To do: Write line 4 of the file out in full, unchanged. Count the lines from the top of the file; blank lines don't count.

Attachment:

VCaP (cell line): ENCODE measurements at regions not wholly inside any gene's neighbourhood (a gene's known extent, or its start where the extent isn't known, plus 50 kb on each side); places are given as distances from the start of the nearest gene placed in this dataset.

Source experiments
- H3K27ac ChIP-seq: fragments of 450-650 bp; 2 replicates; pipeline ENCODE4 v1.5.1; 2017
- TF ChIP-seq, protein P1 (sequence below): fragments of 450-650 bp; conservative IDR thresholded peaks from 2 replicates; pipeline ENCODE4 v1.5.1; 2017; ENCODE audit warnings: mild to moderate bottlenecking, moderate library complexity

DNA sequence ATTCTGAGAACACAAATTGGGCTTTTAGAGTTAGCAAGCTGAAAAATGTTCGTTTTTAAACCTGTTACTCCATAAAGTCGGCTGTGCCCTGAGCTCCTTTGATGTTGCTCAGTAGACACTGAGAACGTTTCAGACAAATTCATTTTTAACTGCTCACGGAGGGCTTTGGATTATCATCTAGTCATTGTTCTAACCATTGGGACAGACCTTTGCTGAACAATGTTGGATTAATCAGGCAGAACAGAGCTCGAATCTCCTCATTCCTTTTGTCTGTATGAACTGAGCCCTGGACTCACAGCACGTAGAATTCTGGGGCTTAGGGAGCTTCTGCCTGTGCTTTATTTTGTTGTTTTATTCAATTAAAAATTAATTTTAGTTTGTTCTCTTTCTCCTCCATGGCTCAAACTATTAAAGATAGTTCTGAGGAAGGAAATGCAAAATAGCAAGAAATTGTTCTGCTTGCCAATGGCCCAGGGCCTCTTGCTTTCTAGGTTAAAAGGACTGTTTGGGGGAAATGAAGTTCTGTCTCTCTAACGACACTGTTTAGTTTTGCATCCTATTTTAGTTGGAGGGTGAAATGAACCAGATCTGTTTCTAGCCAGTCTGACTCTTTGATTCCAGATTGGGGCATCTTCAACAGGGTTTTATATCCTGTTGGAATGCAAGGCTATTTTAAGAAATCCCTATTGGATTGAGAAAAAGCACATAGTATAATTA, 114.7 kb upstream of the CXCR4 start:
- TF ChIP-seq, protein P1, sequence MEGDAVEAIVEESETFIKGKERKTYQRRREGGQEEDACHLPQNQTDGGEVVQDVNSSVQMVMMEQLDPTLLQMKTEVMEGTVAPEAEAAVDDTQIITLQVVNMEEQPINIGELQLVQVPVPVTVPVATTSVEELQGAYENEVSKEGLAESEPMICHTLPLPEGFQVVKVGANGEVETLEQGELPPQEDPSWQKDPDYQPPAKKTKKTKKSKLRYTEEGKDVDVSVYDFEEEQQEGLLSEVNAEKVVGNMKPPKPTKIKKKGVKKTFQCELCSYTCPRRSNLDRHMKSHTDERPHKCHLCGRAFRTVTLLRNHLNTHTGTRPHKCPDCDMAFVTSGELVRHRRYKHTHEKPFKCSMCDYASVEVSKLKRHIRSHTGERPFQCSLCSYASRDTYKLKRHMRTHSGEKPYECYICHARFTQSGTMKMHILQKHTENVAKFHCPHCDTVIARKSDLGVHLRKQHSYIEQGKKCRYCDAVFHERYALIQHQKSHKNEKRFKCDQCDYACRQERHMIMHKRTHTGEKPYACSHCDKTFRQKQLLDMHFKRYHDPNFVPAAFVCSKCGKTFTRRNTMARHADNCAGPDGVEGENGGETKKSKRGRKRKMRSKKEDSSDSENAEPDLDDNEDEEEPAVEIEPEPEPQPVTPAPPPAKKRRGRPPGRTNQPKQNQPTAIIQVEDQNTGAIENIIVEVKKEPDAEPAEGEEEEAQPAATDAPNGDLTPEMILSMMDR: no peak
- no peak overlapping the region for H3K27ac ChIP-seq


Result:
- TF ChIP-seq, protein P1 (sequence below): fragments of 450-650 bp; conservative IDR thresholded peaks from 2 replicates; pipeline ENCODE4 v1.5.1; 2017; ENCODE audit warnings: mild to moderate bottlenecking, moderate library complexity